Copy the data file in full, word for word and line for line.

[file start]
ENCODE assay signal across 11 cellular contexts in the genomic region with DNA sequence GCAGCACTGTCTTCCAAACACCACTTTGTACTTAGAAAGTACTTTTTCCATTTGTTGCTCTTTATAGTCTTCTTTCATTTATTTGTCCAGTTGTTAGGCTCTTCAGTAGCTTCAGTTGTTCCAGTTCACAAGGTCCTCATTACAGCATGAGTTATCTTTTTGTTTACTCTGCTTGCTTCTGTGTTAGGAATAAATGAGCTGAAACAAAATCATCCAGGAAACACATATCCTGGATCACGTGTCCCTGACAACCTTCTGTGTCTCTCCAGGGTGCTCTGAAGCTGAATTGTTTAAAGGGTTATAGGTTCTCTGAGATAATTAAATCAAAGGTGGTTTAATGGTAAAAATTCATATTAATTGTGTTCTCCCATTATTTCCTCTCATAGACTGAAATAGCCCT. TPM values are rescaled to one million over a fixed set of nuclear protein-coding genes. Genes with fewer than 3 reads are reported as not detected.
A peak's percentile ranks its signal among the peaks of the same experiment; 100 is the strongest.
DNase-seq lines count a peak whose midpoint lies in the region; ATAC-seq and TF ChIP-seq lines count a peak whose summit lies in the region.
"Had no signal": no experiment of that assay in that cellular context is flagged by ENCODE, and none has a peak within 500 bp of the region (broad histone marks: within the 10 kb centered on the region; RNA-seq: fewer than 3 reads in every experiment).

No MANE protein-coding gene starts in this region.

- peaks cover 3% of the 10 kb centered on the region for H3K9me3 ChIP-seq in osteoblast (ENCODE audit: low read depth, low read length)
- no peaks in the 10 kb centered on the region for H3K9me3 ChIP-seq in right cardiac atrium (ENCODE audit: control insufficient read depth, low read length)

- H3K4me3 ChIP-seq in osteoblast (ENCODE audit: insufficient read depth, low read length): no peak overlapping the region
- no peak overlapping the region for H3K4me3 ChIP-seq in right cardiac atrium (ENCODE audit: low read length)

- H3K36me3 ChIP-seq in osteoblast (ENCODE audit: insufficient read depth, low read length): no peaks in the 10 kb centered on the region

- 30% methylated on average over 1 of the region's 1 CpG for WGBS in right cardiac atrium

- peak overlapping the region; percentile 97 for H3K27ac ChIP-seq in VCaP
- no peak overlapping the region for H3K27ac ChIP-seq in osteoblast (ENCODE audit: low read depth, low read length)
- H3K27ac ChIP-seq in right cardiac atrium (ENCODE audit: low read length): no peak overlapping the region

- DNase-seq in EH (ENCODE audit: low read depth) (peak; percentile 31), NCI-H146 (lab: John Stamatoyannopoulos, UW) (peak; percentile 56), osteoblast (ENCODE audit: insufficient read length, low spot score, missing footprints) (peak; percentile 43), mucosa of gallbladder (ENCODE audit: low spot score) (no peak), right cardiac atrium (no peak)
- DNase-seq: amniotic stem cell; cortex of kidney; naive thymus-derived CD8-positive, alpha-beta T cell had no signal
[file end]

ENCODE assay signal across 11 cellular contexts in the genomic region with DNA sequence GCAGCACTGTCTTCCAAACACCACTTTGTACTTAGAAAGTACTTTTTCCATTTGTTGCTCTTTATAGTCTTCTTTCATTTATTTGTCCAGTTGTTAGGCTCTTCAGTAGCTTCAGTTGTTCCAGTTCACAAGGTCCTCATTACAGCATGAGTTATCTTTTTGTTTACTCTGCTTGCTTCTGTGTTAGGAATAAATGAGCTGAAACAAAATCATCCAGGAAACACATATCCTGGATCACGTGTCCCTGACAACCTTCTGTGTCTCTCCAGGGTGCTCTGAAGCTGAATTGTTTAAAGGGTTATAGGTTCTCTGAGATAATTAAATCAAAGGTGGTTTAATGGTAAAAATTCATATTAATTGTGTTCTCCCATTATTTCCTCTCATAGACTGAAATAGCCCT. TPM values are rescaled to one million over a fixed set of nuclear protein-coding genes. Genes with fewer than 3 reads are reported as not detected.
A peak's percentile ranks its signal among the peaks of the same experiment; 100 is the strongest.
DNase-seq lines count a peak whose midpoint lies in the region; ATAC-seq and TF ChIP-seq lines count a peak whose summit lies in the region.
"Had no signal": no experiment of that assay in that cellular context is flagged by ENCODE, and none has a peak within 500 bp of the region (broad histone marks: within the 10 kb centered on the region; RNA-seq: fewer than 3 reads in every experiment).

No MANE protein-coding gene starts in this region.

- peaks cover 3% of the 10 kb centered on the region for H3K9me3 ChIP-seq in osteoblast (ENCODE audit: low read depth, low read length)
- no peaks in the 10 kb centered on the region for H3K9me3 ChIP-seq in right cardiac atrium (ENCODE audit: control insufficient read depth, low read length)

- H3K4me3 ChIP-seq in osteoblast (ENCODE audit: insufficient read depth, low read length): no peak overlapping the region
- no peak overlapping the region for H3K4me3 ChIP-seq in right cardiac atrium (ENCODE audit: low read length)

- H3K36me3 ChIP-seq in osteoblast (ENCODE audit: insufficient read depth, low read length): no peaks in the 10 kb centered on the region

- 30% methylated on average over 1 of the region's 1 CpG for WGBS in right cardiac atrium

- peak overlapping the region; percentile 97 for H3K27ac ChIP-seq in VCaP
- no peak overlapping the region for H3K27ac ChIP-seq in osteoblast (ENCODE audit: low read depth, low read length)
- H3K27ac ChIP-seq in right cardiac atrium (ENCODE audit: low read length): no peak overlapping the region

- DNase-seq in EH (ENCODE audit: low read depth) (peak; percentile 31), NCI-H146 (lab: John Stamatoyannopoulos, UW) (peak; percentile 56), osteoblast (ENCODE audit: insufficient read length, low spot score, missing footprints) (peak; percentile 43), mucosa of gallbladder (ENCODE audit: low spot score) (no peak), right cardiac atrium (no peak)
- DNase-seq: amniotic stem cell; cortex of kidney; naive thymus-derived CD8-positive, alpha-beta T cell had no signal